Thanks, Ash. I’d been hearing thing about how awful Bondi apparently was to work for, but am still surprised Rockstar would cut ties with such a proven cash cow.

The whole partner thing was annoying because it could have been explained with a bit of clever writing. The homicide partner was clearly just after the easiest result, and vice was corrupt. The other two, partners I vastly preferred, seemed to have their intelligence turned on and off as the plot required, and that was a big shame. It was just one of so many things that seemed to conspire against any real sense of immersion Noire clearly wanted to advance.

Thanks for the kind words from everyone else. I’ve made a few alterations based on your appreciated feedback.
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shotgunnova posted August 24, 2011:

Good review. The one thing I liked about the game's storytelling was the military flashbacks showing Cole pre-policeman, and how his unit's always riding his case for being that stereotypical martinet type. His interactions with his old buddy (that accountant, Jack, I think) were always fun to watch. I understand the tutorial-like procedural stuff in the beginning, but the game could've been a lot better if they'd put the spotlight on his past exploits/trials instead of keeping it so episodic. [As a fan of cop shows, I can tolerate it to a degree; I'd definitely understand if someone was put off completely because of it, though.]

Other things I enjoyed doing:

- Driving to a scene and ignoring the dispatch's calls for assistance
- Blowing up that bratty cop's new car in a head-on collision (XD)
- Shooting as many fleeing suspects as possible

I never figured out how to get the partner to drive to crime scenes, either, so that affected my enjoyment. But yeah, the part about the game shepherding the player through 10% of the world was spot-on -- it'd take a seven-nation army to make me replay that crap. the end, small-scale LA and facial muscles didn't mean squat.

[EDIT] - Despite all that^, I'd agree that there's something special about Noire, and it kinda sucks that Bondi's appears to have hit a rough patch with Rockstar. With the right amount of time sunk into a script, a sequel could be amazing.
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EmP posted August 25, 2011:

Stop liking games I don't. Last warning.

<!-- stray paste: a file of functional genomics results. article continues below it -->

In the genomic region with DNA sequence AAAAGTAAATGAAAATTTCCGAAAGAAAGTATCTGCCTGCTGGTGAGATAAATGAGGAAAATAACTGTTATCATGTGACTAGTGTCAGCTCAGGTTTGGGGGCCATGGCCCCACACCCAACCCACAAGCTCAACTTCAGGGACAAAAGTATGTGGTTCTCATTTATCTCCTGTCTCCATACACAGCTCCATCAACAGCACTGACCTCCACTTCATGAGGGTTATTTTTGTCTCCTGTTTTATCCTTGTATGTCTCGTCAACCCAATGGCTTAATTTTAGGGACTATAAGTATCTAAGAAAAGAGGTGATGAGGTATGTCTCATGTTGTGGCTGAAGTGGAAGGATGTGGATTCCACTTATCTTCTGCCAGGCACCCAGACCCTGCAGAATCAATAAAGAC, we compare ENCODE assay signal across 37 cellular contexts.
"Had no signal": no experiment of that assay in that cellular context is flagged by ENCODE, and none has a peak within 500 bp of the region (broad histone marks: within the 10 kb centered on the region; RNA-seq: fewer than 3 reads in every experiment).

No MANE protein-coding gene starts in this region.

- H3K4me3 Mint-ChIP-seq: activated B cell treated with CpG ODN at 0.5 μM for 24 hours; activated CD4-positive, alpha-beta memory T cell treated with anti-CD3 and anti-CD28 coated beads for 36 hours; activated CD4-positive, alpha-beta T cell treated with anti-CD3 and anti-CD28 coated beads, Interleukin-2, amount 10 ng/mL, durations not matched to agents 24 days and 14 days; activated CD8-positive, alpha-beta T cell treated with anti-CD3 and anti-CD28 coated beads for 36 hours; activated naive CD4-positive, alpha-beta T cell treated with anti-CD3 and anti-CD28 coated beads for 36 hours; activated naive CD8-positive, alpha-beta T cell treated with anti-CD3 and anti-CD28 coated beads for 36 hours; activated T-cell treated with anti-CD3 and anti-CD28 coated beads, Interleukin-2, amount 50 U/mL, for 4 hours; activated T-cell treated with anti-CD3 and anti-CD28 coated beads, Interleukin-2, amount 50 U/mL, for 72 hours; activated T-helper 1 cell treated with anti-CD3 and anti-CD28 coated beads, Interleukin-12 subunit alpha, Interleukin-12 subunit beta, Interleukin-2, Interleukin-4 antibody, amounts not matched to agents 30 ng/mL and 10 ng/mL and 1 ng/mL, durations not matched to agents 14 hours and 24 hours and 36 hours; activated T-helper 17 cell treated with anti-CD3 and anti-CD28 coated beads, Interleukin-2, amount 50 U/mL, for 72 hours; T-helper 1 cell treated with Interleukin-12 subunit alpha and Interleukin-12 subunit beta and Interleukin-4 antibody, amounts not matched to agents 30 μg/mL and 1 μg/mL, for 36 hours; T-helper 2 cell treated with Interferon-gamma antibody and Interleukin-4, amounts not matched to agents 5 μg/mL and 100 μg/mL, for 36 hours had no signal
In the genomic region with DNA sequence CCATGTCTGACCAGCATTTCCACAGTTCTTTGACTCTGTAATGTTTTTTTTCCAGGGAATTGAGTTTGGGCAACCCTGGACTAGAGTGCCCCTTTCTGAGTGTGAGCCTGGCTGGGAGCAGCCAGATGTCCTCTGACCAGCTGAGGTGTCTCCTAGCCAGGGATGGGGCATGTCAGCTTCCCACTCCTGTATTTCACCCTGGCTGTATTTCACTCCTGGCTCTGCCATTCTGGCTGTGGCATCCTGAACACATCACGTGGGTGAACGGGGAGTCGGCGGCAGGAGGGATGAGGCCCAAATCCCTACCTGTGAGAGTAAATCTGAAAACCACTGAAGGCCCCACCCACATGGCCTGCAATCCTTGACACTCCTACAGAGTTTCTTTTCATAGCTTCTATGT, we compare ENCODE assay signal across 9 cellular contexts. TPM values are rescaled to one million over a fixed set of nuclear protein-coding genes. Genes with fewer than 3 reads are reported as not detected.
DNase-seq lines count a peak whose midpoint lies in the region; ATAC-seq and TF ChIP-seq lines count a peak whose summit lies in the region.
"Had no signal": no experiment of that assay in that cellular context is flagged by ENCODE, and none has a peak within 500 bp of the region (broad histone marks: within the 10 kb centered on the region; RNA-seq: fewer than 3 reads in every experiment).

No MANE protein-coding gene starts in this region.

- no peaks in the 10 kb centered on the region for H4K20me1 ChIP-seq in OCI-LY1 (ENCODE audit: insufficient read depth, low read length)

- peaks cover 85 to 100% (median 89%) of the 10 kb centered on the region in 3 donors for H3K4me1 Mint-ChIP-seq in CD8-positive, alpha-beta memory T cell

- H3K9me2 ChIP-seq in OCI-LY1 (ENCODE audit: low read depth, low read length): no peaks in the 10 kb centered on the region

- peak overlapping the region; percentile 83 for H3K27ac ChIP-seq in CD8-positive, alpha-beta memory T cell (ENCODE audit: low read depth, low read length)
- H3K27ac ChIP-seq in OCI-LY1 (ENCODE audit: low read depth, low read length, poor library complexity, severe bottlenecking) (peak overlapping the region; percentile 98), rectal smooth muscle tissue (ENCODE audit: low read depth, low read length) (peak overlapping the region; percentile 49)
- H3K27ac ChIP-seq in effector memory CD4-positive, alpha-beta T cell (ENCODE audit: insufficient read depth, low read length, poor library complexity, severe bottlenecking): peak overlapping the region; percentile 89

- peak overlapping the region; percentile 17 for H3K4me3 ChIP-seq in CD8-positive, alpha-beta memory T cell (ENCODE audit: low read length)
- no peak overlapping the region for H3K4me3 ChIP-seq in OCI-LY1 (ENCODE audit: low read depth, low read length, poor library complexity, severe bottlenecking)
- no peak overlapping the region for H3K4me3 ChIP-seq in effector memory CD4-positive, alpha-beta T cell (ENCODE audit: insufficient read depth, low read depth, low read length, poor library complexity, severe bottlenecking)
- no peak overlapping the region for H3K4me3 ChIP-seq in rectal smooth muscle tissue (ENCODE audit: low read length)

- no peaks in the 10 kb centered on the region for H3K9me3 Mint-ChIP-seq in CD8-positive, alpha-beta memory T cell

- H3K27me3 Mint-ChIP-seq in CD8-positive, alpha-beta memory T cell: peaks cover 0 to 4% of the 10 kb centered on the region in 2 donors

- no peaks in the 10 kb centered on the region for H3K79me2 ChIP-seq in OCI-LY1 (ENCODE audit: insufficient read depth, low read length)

You could make your partner driver by holding on to the enter car button, and it saves hours upon hours. I wish I was exagerating.

Nice to see you're not vanished anyway, Shotty.
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Nightfire posted November 21, 2016:

Hahaha... Wow. A very thorough takedown of a game that was universally overrated.

Y'know, I fell under this game's spell too. In fact, I probably would have given it a high rating if I had written a review for it, but I admit that this is entirely because I'm a sucker for a good story. L.A. Noire has a good story (which you fully acknowledge). However, it obviously would have fared far better as an HBO series or something rather than a video game.

It's interesting that you praised the facial animations. Ironically, I thought this was one of the game's letdowns. They were technically impressive, obviously, but my gripe with this simply relates to direction. At a certain point, after flubbing the difference between "Lie" and "Doubt", or at certain times even with "Truth", I realized that I was having trouble spotting the liars not because I was an imperceptive idiot, but because some of the motion capture actors simply happened to be better at pretending to lie than others. When I was questioning a good actor I could generally figure it out, whereas unimportant side characters tended to just read their lines blankly and I more or less had to guess.

Thankfully, I grabbed this title about a year after it was released when its price had dropped considerably and it was on sale on top of that. I think I nabbed it for $5. I have to say I got my money's worth for that price!

Anyway, sorry to resurrect this thread. I just saw that EmP trashed L.A. Noire in the random review box on the front page and had to comment. Nice read!
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EmP posted November 22, 2016:

In hindsight, perhaps I gave the facial animations too much credit. I ran on the belief that some people were purposefully harder to read than others - for example, a career criminal was harder to read than some unlucky Joe you'd just dragged off the street for being in the wrong place at the wrong time. I figured the next game would prove or disprove this, but, of course, Bondi folded and no one's really made a game like L.A Noire ever again. Which I don't think the industry has missed a great deal.

Thanks for bringing this one up. I remember really liking this review back in the day and it kicking up a bit of Internet hate, which is always fun.